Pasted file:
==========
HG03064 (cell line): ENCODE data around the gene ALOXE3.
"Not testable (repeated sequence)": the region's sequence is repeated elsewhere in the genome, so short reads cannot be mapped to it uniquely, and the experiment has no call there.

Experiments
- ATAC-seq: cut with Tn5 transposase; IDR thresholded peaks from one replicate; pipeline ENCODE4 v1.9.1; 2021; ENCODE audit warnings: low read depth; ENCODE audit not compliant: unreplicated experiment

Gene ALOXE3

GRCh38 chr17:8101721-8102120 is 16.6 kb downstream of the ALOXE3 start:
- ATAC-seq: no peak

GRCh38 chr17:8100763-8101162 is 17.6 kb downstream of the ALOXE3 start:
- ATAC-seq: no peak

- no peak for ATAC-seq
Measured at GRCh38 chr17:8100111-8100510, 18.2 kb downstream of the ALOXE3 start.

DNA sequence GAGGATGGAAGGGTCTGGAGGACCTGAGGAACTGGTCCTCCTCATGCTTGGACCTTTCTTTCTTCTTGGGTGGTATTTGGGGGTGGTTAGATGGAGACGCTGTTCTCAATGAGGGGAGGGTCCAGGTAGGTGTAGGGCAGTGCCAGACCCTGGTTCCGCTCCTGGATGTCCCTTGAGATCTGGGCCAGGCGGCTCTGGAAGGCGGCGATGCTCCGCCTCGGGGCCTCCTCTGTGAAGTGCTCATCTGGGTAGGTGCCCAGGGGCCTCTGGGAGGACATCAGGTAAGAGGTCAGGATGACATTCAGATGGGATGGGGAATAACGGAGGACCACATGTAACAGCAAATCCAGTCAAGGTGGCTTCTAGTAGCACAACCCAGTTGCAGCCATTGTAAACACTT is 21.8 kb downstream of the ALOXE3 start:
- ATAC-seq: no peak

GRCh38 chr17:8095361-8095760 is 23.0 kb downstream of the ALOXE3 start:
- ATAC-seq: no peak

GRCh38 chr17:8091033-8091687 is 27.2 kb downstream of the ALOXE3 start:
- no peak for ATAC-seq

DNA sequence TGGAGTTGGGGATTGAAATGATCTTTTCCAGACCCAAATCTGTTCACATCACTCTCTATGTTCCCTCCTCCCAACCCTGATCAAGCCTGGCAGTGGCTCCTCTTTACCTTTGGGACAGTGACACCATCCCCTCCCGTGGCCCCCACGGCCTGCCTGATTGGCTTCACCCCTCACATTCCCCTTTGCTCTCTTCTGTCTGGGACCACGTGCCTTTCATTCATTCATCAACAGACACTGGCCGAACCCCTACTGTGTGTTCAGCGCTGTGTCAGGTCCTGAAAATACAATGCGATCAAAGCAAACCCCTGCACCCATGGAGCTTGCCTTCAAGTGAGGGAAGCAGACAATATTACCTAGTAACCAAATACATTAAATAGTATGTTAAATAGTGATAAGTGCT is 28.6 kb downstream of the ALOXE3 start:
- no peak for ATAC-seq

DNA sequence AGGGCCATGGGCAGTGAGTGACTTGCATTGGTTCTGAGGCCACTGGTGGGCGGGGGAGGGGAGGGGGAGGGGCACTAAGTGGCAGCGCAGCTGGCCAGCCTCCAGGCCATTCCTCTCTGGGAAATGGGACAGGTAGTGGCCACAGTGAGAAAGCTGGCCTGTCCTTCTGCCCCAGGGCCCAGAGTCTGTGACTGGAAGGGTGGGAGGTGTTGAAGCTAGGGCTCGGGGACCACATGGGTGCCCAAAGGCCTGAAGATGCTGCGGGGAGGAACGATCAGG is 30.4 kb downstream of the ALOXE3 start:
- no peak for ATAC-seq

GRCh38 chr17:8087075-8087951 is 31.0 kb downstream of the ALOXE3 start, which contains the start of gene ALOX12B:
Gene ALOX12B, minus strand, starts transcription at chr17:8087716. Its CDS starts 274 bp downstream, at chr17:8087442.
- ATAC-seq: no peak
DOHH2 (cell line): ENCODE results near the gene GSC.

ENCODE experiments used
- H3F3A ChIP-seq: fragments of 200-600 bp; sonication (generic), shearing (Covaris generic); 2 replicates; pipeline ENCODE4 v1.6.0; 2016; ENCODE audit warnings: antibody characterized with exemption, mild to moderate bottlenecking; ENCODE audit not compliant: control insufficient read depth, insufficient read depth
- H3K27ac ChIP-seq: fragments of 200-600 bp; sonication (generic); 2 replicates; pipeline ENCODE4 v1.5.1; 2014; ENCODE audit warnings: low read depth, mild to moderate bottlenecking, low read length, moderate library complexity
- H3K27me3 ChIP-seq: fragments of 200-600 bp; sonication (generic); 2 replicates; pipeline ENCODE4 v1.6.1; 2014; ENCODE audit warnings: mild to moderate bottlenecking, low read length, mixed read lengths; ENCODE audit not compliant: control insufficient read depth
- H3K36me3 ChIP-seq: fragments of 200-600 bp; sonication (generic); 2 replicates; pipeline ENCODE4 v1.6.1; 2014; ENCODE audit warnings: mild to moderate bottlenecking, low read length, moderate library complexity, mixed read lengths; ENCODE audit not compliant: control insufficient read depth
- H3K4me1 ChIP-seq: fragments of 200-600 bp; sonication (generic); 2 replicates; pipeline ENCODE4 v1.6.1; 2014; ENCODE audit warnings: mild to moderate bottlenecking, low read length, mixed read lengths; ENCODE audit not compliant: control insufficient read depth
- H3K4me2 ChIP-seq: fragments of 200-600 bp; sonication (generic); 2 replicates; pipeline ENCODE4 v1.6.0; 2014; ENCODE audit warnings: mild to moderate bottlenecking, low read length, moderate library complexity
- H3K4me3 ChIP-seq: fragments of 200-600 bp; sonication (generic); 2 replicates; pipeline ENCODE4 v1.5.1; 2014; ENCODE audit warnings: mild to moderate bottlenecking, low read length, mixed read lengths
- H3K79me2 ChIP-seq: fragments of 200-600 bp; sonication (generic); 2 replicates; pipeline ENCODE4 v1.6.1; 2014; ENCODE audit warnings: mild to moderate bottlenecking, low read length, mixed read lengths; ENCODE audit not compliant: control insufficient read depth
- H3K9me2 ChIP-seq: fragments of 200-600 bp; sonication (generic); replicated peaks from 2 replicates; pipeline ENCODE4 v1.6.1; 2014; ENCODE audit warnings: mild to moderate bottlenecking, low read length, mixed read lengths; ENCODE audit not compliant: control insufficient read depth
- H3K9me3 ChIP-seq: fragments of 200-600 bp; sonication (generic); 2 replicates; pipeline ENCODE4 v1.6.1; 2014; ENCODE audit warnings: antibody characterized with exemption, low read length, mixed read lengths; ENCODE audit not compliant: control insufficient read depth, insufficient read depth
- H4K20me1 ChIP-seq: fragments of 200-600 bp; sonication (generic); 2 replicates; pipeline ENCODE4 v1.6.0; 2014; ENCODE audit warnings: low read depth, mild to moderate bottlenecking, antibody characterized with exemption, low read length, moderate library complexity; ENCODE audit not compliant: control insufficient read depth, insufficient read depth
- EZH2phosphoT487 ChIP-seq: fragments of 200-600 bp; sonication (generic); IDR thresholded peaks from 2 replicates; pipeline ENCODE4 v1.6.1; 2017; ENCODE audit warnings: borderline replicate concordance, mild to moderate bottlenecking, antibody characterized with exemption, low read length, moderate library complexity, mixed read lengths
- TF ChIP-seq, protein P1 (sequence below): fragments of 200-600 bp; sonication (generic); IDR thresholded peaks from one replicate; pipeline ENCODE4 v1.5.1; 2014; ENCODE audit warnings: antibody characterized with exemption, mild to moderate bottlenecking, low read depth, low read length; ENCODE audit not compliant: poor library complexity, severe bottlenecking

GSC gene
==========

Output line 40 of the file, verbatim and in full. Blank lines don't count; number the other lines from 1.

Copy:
GSC gene